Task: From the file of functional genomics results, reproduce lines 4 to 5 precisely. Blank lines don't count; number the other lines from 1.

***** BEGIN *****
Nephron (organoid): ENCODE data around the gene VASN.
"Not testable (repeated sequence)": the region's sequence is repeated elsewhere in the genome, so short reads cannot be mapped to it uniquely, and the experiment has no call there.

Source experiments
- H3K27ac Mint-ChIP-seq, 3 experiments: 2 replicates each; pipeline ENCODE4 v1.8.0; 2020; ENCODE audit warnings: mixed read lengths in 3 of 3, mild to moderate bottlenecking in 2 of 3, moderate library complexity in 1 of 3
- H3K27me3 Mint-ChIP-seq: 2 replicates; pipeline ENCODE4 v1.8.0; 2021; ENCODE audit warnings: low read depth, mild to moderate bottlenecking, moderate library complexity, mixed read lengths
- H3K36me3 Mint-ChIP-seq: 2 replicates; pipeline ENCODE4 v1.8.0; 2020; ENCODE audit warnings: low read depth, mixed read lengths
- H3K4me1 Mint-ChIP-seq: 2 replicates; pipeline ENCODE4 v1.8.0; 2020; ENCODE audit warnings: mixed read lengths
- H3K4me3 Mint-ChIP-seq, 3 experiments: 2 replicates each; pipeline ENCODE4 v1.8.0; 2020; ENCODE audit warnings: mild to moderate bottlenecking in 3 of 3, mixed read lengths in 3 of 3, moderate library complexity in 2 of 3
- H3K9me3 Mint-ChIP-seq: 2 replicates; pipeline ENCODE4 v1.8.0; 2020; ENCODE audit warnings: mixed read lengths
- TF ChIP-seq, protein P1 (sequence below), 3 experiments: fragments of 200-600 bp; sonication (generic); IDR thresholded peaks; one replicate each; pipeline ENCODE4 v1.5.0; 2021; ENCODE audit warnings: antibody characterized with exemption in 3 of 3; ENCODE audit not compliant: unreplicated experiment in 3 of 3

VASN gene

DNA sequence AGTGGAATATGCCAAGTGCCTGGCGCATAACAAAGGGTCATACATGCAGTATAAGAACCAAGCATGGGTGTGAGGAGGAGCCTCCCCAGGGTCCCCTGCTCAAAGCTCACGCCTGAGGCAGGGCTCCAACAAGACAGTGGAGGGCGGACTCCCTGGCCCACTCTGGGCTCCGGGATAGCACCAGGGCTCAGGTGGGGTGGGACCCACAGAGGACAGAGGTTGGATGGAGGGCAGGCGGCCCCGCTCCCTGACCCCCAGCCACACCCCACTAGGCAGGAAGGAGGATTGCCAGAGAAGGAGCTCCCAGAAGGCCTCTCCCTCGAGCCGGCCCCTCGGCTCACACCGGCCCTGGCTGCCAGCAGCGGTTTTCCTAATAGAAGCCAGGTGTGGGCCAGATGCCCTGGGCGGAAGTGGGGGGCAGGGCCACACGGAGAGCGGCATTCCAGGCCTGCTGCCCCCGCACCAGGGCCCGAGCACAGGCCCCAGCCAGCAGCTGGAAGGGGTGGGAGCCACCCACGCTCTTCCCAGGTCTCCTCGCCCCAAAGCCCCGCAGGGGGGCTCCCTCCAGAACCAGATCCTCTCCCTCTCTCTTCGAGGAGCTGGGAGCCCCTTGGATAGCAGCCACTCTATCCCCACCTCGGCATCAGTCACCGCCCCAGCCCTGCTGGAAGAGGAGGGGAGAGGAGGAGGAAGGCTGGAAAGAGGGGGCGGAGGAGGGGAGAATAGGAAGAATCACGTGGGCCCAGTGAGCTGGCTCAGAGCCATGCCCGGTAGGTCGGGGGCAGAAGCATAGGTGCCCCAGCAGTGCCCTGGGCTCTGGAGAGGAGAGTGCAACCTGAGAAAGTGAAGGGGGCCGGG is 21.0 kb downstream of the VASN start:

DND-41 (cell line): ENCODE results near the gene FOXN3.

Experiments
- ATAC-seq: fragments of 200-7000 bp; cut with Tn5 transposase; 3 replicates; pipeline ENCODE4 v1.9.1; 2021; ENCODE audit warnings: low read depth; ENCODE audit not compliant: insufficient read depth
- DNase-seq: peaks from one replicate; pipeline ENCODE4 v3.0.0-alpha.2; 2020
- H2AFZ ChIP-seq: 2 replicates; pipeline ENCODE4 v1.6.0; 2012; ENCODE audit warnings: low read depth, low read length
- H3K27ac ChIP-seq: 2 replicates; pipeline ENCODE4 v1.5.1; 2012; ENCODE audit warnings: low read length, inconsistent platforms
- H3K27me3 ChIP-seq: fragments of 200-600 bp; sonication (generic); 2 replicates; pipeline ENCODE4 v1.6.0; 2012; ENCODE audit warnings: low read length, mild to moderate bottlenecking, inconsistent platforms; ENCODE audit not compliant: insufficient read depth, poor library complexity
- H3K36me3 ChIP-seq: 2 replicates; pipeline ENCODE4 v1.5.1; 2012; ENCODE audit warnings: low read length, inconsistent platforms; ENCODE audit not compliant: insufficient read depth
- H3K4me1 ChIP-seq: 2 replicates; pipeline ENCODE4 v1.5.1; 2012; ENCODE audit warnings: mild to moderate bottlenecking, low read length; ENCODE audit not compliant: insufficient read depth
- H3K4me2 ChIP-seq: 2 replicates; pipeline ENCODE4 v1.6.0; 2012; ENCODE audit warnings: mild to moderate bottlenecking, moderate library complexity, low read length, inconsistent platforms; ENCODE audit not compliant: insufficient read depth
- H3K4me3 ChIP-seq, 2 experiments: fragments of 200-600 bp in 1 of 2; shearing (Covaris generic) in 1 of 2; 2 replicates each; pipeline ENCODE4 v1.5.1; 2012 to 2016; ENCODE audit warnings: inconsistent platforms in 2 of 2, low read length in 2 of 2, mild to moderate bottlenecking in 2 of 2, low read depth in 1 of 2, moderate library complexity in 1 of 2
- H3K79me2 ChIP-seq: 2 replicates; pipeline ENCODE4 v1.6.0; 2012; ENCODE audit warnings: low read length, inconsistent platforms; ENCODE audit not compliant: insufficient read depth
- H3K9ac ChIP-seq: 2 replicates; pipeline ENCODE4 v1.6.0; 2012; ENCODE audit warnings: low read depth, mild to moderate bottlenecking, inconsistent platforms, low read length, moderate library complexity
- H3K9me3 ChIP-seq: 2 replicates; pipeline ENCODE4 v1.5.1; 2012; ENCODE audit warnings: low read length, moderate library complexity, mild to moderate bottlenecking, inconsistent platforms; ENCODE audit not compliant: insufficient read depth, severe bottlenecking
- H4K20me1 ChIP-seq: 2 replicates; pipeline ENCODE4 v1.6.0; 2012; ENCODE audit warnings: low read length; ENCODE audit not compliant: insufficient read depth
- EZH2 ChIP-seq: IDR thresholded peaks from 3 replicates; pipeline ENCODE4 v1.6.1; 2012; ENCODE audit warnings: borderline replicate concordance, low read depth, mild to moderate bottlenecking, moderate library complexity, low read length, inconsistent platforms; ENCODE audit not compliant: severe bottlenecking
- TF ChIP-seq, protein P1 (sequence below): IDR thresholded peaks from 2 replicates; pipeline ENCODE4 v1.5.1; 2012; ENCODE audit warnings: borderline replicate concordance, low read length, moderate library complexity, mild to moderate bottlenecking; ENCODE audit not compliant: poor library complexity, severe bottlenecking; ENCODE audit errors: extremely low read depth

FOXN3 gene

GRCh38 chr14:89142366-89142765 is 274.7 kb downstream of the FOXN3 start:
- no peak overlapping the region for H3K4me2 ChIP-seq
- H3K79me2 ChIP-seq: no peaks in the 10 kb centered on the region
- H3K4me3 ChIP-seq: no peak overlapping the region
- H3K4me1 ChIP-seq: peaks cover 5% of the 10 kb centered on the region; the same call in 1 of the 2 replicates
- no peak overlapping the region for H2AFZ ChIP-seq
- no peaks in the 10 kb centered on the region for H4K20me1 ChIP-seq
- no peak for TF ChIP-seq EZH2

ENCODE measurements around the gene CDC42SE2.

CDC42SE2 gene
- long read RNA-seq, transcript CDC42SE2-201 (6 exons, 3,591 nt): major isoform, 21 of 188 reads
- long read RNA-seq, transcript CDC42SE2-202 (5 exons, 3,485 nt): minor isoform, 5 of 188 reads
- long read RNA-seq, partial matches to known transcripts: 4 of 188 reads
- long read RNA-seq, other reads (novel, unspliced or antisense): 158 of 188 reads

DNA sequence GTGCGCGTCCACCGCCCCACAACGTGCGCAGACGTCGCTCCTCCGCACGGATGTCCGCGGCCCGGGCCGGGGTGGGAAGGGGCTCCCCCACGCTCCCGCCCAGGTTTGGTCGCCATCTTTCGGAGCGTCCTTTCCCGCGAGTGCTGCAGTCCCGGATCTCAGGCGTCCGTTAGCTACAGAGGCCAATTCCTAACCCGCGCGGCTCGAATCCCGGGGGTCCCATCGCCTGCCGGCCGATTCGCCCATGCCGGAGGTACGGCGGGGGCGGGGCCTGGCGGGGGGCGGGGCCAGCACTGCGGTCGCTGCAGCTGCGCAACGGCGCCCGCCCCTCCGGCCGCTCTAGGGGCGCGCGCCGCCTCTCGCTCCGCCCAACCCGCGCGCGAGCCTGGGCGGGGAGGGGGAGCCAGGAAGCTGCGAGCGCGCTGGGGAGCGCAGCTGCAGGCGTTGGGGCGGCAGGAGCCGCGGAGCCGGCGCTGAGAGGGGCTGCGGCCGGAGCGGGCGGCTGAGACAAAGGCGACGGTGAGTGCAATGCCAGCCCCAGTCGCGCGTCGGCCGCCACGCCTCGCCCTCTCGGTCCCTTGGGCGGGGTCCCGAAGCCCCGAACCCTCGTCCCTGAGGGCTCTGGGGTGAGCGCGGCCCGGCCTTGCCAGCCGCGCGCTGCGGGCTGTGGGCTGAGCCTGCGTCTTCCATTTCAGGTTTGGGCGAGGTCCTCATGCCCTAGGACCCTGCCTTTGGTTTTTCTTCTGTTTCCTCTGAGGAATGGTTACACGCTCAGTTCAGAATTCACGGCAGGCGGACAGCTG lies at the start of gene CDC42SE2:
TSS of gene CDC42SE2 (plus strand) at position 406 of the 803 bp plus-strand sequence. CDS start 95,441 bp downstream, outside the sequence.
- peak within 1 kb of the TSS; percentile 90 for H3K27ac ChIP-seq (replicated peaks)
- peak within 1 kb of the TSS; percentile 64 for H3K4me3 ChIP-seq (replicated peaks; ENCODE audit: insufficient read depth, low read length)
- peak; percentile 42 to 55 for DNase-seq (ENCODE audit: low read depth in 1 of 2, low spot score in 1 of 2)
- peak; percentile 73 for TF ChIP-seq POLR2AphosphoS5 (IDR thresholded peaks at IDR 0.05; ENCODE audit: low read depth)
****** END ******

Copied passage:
- H3K27ac Mint-ChIP-seq, 3 experiments: 2 replicates each; pipeline ENCODE4 v1.8.0; 2020; ENCODE audit warnings: mixed read lengths in 3 of 3, mild to moderate bottlenecking in 2 of 3, moderate library complexity in 1 of 3
- H3K27me3 Mint-ChIP-seq: 2 replicates; pipeline ENCODE4 v1.8.0; 2021; ENCODE audit warnings: low read depth, mild to moderate bottlenecking, moderate library complexity, mixed read lengths